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Are we doing enough to identify and prioritise occupational carcinogens?
  1. Aaron Blair1,
  2. Lin Fritschi2
  1. 1 Occupational and Environmental Epidemiology Branch, Division of Cancer Epidemiology and Genetics, National Cancer Institute, Rockville, Maryland, USA
  2. 2 School of Public Health, Curtin University, Perth, Western Australia, Australia
  1. Correspondence to Dr Aaron Blair, Occupational and Environmental Epidemiology Branch, National Cancer Institute, Rockville, MD 20852, USA; blaira{at}exchange.nih.gov

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This issue of Occupational and Environmental Medicine includes three excellent papers on the occupational causes of cancer. Loomis et al 1 use carcinogenicity evaluations completed by the International Agency for Research on Cancer (IARC) to characterise occupational exposures by tumour type, exposure scenarios and changing patterns of identification over time. Using the IARC classifications of occupational cancers, Marant Micallef et al 2 reviewed the literature to assemble the best-available relative risk estimates for each carcinogen–cancer site pair. These were used for an assessment of the total cancer burden from occupational exposures in France and can be used by other burden analyses. Jung et al 3 used the Occupational Disease Surveillance System in Ontario to calculate the relative contribution of occupational factors to the development of lung cancer in Canada. These papers1–3 remind us of the seminal influence that studies of occupational exposures have had on our understanding of the carcinogenic process, the progress in identifying these workplace hazards over the past several decades and their continued importance today.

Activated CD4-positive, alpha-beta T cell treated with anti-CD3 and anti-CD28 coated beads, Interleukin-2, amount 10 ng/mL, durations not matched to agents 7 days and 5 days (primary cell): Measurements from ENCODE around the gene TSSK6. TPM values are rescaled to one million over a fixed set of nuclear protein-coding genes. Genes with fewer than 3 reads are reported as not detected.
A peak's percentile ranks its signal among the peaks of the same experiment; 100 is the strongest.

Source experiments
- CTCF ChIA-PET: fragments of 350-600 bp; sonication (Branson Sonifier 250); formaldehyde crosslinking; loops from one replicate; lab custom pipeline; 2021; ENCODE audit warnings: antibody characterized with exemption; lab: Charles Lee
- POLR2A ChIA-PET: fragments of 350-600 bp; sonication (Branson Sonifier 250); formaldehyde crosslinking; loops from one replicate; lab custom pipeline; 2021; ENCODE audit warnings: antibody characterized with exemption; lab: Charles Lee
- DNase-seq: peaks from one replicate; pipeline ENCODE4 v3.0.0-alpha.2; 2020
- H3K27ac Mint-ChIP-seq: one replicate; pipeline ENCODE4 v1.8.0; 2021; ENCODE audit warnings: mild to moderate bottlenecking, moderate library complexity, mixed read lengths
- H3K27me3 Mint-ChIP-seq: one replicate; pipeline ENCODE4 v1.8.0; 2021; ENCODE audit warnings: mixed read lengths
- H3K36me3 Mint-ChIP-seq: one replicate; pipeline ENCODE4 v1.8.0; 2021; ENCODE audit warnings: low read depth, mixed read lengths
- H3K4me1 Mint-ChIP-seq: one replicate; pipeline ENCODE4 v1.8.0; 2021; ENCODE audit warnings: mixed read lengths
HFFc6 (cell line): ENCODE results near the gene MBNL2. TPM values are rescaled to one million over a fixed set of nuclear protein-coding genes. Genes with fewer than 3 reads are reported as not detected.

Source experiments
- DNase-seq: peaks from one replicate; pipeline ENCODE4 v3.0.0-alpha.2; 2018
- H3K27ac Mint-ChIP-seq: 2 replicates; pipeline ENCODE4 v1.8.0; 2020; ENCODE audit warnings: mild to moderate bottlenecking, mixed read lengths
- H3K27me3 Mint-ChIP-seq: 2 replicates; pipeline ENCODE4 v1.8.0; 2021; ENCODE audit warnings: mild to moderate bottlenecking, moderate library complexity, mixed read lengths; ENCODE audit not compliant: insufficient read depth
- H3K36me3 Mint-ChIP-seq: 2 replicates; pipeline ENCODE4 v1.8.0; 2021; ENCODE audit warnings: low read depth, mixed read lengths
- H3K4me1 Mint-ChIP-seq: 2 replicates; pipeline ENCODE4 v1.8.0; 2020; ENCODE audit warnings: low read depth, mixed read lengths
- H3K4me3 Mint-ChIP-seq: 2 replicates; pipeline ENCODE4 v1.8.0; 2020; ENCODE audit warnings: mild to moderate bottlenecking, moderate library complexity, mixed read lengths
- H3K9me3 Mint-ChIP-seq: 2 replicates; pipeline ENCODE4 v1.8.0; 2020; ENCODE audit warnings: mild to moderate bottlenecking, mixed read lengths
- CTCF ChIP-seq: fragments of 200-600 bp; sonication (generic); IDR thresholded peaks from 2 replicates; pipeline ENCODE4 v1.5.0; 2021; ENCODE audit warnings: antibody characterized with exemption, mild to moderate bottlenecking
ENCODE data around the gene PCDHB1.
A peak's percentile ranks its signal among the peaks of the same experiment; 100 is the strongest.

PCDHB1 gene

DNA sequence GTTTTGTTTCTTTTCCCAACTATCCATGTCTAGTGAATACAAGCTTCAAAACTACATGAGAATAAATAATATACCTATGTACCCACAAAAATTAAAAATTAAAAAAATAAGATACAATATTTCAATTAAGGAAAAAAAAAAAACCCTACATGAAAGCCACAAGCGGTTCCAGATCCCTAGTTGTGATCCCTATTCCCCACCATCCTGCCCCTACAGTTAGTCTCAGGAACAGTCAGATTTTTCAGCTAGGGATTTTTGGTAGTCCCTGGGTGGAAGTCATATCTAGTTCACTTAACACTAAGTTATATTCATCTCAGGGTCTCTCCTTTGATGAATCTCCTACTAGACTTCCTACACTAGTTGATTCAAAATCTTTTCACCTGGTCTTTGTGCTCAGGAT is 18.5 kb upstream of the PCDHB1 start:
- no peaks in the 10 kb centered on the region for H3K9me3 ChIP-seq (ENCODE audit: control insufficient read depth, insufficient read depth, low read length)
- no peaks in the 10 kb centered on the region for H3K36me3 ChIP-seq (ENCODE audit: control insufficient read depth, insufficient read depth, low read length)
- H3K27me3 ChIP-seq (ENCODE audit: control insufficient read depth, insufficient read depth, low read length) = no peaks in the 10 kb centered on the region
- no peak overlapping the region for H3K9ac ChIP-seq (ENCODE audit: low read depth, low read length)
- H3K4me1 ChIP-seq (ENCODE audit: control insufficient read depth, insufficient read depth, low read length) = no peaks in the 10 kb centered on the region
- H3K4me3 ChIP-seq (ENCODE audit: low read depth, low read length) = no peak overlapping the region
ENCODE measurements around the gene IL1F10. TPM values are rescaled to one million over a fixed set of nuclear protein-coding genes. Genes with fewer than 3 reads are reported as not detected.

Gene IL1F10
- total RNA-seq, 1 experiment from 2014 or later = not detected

In 1981 the IARC had classified …

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